housecleaningDear Kid,

The Great Pre-Graduation Clean, an undertaking of Epic Proportions, has begun.

There are some things in life we don’t really notice until they aren’t there. Like electricity. No one walks into a room, flips on the light switch, and thinks, “Ahhhh. The Electric Company is doing a great job today. I must remember to write a Note of Commendation.” On the other hand, if the light doesn’t go on at the flick of a switch, all hell breaks loose. Bulbs must be changed, switches tested, lights in other rooms turned on for comparison. And if it turns out that it is the Electric Company’s issue, the puppy has an excellent opportunity to learn new words.

Internet connectivity is the same; we expect it to be there and only really notice if we can’t get online.

Fast food is the same. We never think, “Oh, Chipotle must love me because they have corn salsa today.” But let them run out of corn salsa, even for a moment, and….I can’t even think about it.

Unfortunately, cleaning falls into the same type of category. It’s not often we walk into a home and think, “Wow, they put a ton of work into cleaning.” But we sure notice if the place looks like a bombed disaster area or if there are ancient cobwebs (assuming they are not strategically placed for a Halloween Party).

I have never developed a reputation as a Domestic Diva. I will never write a book called the Joy of Cleaning. I do not find on-going fulfillment in dusting. I don’t subscribe to the Squalor is a Lifestyle Choice theory of housekeeping, but no one is ever going to showcase our home for design or cleanliness. (Love and hilarity, possible. Design and cleanliness, no.)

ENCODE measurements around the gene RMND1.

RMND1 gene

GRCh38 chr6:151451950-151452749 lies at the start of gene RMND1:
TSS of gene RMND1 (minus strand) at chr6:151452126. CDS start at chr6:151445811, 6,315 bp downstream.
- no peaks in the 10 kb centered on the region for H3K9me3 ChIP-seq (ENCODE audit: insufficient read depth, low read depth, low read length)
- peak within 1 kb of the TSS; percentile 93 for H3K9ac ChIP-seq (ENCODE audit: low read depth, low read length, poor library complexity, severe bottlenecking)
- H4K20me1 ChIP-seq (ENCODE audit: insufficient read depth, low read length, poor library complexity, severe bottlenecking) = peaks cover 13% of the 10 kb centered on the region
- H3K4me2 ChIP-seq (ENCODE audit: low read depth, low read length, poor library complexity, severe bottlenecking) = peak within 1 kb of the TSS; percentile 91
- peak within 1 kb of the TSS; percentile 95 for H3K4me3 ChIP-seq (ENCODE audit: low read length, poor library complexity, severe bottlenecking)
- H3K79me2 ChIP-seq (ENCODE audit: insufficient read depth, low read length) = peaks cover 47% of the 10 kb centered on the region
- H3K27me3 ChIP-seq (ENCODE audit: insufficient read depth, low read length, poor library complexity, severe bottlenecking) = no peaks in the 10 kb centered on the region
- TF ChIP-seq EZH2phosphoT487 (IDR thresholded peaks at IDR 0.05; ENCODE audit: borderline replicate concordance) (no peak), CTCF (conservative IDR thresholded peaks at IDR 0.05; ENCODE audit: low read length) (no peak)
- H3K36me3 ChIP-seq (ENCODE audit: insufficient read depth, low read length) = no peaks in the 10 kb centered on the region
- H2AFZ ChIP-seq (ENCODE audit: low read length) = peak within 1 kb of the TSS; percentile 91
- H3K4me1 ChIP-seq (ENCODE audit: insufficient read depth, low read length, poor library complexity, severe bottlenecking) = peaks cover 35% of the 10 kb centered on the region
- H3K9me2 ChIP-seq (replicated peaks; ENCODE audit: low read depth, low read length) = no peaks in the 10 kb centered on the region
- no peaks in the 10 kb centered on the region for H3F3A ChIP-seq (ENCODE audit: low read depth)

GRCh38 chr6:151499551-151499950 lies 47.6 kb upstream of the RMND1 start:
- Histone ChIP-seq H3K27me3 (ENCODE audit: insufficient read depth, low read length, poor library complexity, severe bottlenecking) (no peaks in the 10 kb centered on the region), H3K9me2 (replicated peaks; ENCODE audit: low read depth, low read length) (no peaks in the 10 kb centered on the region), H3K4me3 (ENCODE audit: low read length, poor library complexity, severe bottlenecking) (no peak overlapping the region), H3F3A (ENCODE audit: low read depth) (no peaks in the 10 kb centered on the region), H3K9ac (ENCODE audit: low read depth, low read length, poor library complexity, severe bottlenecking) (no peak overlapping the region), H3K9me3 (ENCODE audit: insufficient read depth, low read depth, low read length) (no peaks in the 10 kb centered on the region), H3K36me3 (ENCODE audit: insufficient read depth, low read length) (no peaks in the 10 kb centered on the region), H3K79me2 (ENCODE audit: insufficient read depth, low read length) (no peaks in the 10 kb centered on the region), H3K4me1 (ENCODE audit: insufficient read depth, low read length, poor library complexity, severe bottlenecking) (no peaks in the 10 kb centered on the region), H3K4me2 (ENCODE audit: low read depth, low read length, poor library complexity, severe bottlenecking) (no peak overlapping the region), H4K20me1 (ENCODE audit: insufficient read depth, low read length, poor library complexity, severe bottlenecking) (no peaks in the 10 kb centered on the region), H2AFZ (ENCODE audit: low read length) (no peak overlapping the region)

It’s not that I don’t try. It’s just that A) I find cleaning dull, B) practically as soon as you finish you have to start all over again, and C) I inherited the Clutter Gene. (Auntie M explained to me that it really isn’t our fault we live in clutter—it’s a generic trait that has been handed down and I might just as well celebrate diversity and Who I Am.)

On the other hand, it would absolutely Not Be OK to leave the house in its normal state of Many Piles of Stuff when we have people over. There are some genetic problems that are not talked about in polite society. This may be one of them.

Hence, the Great Clean. So far, the dining room and lego room (the place a real estate agent would call the living room) are basically done. The porch and family room are close. The kitchen may qualify for Federal Disaster Relief.

Time to end this post and return to cleaning. I’m going in. I’ll meet you at the corner of Swiffer and Pledge to begin sandblasting the kitchen.

Love, Mom